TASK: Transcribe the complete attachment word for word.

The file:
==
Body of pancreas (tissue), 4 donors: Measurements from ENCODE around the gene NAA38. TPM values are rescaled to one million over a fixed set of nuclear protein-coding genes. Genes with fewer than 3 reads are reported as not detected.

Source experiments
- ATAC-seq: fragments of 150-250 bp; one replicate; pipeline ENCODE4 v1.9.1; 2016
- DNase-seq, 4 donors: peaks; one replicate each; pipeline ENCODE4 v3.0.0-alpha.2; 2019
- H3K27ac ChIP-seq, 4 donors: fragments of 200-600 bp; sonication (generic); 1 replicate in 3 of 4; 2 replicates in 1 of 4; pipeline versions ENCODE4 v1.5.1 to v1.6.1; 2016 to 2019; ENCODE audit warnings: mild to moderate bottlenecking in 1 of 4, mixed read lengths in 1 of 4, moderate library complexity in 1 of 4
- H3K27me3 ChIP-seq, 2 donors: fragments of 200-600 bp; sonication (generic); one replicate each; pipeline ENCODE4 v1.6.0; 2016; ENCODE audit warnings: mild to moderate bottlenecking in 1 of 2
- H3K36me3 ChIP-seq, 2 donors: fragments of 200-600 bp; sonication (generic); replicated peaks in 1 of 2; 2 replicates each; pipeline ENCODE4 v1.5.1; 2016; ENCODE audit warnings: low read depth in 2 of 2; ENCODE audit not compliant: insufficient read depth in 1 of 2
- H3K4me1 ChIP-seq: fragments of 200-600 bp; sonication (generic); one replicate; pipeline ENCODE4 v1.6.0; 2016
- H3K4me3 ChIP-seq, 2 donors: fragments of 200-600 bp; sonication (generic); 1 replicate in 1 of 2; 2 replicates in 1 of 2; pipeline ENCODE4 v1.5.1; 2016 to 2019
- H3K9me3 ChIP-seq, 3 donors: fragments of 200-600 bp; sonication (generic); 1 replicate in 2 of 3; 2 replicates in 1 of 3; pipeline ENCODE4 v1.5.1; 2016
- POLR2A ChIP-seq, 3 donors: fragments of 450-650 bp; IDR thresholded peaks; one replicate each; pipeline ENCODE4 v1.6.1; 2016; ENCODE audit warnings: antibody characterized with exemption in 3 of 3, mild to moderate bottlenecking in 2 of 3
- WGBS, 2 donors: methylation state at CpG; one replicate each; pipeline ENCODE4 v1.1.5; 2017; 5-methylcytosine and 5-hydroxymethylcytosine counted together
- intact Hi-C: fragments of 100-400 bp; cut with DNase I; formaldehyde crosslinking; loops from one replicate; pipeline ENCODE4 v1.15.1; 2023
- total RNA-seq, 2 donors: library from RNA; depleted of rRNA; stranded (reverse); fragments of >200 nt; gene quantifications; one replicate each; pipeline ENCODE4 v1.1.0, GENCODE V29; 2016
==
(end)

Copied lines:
Body of pancreas (tissue), 4 donors: Measurements from ENCODE around the gene NAA38. TPM values are rescaled to one million over a fixed set of nuclear protein-coding genes. Genes with fewer than 3 reads are reported as not detected.

Source experiments
- ATAC-seq: fragments of 150-250 bp; one replicate; pipeline ENCODE4 v1.9.1; 2016
- DNase-seq, 4 donors: peaks; one replicate each; pipeline ENCODE4 v3.0.0-alpha.2; 2019
- H3K27ac ChIP-seq, 4 donors: fragments of 200-600 bp; sonication (generic); 1 replicate in 3 of 4; 2 replicates in 1 of 4; pipeline versions ENCODE4 v1.5.1 to v1.6.1; 2016 to 2019; ENCODE audit warnings: mild to moderate bottlenecking in 1 of 4, mixed read lengths in 1 of 4, moderate library complexity in 1 of 4
- H3K27me3 ChIP-seq, 2 donors: fragments of 200-600 bp; sonication (generic); one replicate each; pipeline ENCODE4 v1.6.0; 2016; ENCODE audit warnings: mild to moderate bottlenecking in 1 of 2
- H3K36me3 ChIP-seq, 2 donors: fragments of 200-600 bp; sonication (generic); replicated peaks in 1 of 2; 2 replicates each; pipeline ENCODE4 v1.5.1; 2016; ENCODE audit warnings: low read depth in 2 of 2; ENCODE audit not compliant: insufficient read depth in 1 of 2
- H3K4me1 ChIP-seq: fragments of 200-600 bp; sonication (generic); one replicate; pipeline ENCODE4 v1.6.0; 2016
- H3K4me3 ChIP-seq, 2 donors: fragments of 200-600 bp; sonication (generic); 1 replicate in 1 of 2; 2 replicates in 1 of 2; pipeline ENCODE4 v1.5.1; 2016 to 2019
- H3K9me3 ChIP-seq, 3 donors: fragments of 200-600 bp; sonication (generic); 1 replicate in 2 of 3; 2 replicates in 1 of 3; pipeline ENCODE4 v1.5.1; 2016
- POLR2A ChIP-seq, 3 donors: fragments of 450-650 bp; IDR thresholded peaks; one replicate each; pipeline ENCODE4 v1.6.1; 2016; ENCODE audit warnings: antibody characterized with exemption in 3 of 3, mild to moderate bottlenecking in 2 of 3
- WGBS, 2 donors: methylation state at CpG; one replicate each; pipeline ENCODE4 v1.1.5; 2017; 5-methylcytosine and 5-hydroxymethylcytosine counted together
- intact Hi-C: fragments of 100-400 bp; cut with DNase I; formaldehyde crosslinking; loops from one replicate; pipeline ENCODE4 v1.15.1; 2023
- total RNA-seq, 2 donors: library from RNA; depleted of rRNA; stranded (reverse); fragments of >200 nt; gene quantifications; one replicate each; pipeline ENCODE4 v1.1.0, GENCODE V29; 2016